Hours ago, Illinois Gov. Bruce Rauner (R) vetoed legislation that would have subjected enrollees in short‐term health insurance plans to higher deductibles, higher administrative costs, higher premiums, and lost coverage. The vetoed bill would have blocked the consumer protections made available in that market by a final rule issued earlier this month by the U.S. Department of Health and Human Services, and would have (further) jeopardized ObamaCare’s risk pools by forcing even more sick patients into those pools.
Short‐term plans are exempt from federal health insurance regulations, and as a result offer broader access to providers at a cost that is often 70 percent less than ObamaCare plans.
Rather than allow open competition between those two ways of providing health‐insurance protection, the Obama administration sabatoged short‐term plans. It forced short‐term plan deductibles to reset after three months, and forced consumers in those plans to reenroll every three months, changes that increased administrative costs in that market.
The Obama administration further subjected short‐term plan enrollees to medical underwriting after they fell ill — which meant higher premiums and cancelled coverage for the sick. Prior to the Obama rule, a consumer who purchased a short‐term plan in January and developed cancer in February would have coverage until the end of December, at which point she could enroll in an ObamaCare plan. The National Association of Insurance Commissioners complained that the Obama rule required that her coverage expire at the end of March — effectively cancelling her coverage and leaving her with no coverage for up to nine months. The Obama administration stripped consumer protections from this market by expanding medical underwriting after enrollees get sick — something Congress has consistently tried to reduce.
Earlier this month, HHS restored and expanded the consumer protections the Obama administration gutted. It allowed short‐term plans to cover enrollees for up to 12 months, and allowed insurers to extend short‐term plans for up to an additional 24 months, for a total of up to 36 months. These changes allow short‐term plans to offer deductibles tallied on an annual basis, rather than deductibles that reset every three months. They spare enrollees and insurers the expense of re‐enrolling every three months. Most important, they allow short‐term plans to protect enrollees who get sick from medical underwriting at least until they again become eligible to enroll in an ObamaCare plan the following January.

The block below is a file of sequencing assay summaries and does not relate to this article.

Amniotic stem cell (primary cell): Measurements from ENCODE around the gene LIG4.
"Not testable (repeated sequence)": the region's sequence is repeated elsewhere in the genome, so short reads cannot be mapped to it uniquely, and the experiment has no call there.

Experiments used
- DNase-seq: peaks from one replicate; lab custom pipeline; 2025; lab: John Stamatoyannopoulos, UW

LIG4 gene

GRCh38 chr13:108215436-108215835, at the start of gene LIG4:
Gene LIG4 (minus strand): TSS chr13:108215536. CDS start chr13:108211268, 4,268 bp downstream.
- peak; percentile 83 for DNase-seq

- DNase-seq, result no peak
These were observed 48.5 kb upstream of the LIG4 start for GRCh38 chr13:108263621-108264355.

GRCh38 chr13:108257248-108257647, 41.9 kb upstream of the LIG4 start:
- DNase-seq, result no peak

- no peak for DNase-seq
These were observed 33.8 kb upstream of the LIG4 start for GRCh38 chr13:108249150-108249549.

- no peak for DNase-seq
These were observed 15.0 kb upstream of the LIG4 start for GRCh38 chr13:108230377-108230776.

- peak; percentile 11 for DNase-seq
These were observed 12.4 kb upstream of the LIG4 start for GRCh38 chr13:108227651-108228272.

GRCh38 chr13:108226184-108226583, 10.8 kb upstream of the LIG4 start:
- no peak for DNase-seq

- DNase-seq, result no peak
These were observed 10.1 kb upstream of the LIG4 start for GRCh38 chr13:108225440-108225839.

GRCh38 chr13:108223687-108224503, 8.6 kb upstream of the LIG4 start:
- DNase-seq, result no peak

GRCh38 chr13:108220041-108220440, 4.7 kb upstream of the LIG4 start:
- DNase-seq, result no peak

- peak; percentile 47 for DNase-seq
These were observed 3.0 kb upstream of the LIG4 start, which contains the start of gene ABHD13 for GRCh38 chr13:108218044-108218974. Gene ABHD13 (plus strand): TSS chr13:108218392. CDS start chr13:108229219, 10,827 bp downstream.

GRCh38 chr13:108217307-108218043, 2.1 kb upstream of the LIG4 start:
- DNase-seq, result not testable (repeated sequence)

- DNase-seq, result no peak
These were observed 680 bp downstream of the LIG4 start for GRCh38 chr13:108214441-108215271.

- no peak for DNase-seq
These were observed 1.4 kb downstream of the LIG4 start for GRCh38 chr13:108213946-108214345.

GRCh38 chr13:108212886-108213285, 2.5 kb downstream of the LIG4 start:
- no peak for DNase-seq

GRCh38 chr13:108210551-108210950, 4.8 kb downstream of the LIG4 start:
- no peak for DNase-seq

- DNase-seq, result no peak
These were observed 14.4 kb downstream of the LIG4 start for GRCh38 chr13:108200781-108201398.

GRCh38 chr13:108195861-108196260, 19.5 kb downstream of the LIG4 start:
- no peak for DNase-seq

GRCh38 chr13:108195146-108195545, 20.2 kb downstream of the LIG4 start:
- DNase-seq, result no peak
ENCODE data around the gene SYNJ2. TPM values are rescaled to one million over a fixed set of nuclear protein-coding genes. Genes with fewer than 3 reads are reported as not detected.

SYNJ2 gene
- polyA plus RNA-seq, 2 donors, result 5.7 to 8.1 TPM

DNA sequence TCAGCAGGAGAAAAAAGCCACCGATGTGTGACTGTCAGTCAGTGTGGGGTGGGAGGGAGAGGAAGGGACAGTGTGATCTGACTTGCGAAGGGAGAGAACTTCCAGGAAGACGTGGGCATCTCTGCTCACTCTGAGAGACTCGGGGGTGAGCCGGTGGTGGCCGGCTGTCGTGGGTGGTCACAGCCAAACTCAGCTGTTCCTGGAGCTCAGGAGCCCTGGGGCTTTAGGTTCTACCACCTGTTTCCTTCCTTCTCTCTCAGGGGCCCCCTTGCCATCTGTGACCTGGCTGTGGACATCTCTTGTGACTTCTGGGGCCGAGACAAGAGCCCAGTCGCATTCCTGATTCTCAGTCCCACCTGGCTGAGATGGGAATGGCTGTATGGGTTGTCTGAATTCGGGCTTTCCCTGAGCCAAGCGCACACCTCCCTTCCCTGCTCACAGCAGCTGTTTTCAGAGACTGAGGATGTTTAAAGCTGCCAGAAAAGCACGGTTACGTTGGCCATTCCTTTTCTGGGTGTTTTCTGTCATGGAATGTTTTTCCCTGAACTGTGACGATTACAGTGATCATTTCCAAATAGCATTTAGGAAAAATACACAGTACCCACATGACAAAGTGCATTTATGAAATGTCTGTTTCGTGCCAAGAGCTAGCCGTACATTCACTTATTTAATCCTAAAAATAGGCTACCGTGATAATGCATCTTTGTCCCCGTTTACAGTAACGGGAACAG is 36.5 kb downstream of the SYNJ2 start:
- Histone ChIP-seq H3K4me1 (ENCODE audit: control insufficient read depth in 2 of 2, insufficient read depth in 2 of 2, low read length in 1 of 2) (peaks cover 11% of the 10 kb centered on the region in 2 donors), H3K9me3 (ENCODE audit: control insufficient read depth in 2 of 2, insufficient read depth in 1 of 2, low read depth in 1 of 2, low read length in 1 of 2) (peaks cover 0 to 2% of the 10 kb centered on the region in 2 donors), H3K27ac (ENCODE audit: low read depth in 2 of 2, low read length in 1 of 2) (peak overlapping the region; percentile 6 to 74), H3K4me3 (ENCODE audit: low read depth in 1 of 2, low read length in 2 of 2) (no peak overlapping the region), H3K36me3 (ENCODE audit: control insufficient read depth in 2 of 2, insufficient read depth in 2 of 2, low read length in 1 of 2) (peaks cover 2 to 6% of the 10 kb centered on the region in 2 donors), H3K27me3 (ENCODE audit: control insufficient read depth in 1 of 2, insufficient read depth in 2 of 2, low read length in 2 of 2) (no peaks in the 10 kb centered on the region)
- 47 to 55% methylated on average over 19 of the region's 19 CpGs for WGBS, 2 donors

Indeed, HHS clarified that because the agency has no authority to regulate standalone “renewal guarantees” that allow short‐term plan enrollees who fall ill to continue paying healthy‐person premiums, “it may be possible for a consumer to maintain coverage under short‐term, limited‐duration insurance policies for extended periods of time” by “stringing together coverage under separate policies offered by the same or different issuers, for total coverage periods that would exceed 36 months.” As HHS Secretary Alex Azar explains, this helps ObamaCare:
Our decision to allow renewability and separate premium protections could also allow consumers to hold on to their short‐term coverage if they get sick, rather than going to the exchanges, which improves the exchange risk pools.
I made that very argument in my comments on the proposed rule.
Illinois law automatically adopts whatever rules and definitions the federal government creates for short‐term plans. If Illinois legislators had just done nothing, millions of Illinois residents automatically would have had a health insurance option that is more affordable and provides better coverage than ObamaCare.
But this is Illinois.
In their infinite wisdom, Illinois legislators passed legislation that once again would have exposed short‐term plan enrollees higher deductibles, higher administrative costs, higher premiums, and cancelled coverage. The bill would have:
- Required that initial contract terms for short‐term plans last no longer than six months. It further provided that such plans could be extended for no more than six additional months.
- Mandated that consumers who wish to keep purchasing consecutive short‐term plans go uninsured for 60 days. Some consumers would inevitably develop expensive conditions during that period, and therefore be left with no coverage until the next ObamaCare open enrollment period.
- Prohibited renewal guarantees. The legislation specifically cut off this option. As a result, it would have dumped every single short‐term plan enrollee with an expensive illness into the Exchanges. Ironically, Illinois legislators who thought they were bolstering ObamaCare actually passed a bill that would have sabotaged it.
Thankfully, Gov. Rauner stopped this ignorant, ridiculous effort to deny consumer protections to short‐term plan enrollees. All eyes now turn to California, where Gov. Jerry Brown (D) must sign or veto legislation that would deny medical care to those who miss ObamaCare’s open enrollment period — by banning short‐term plans altogether.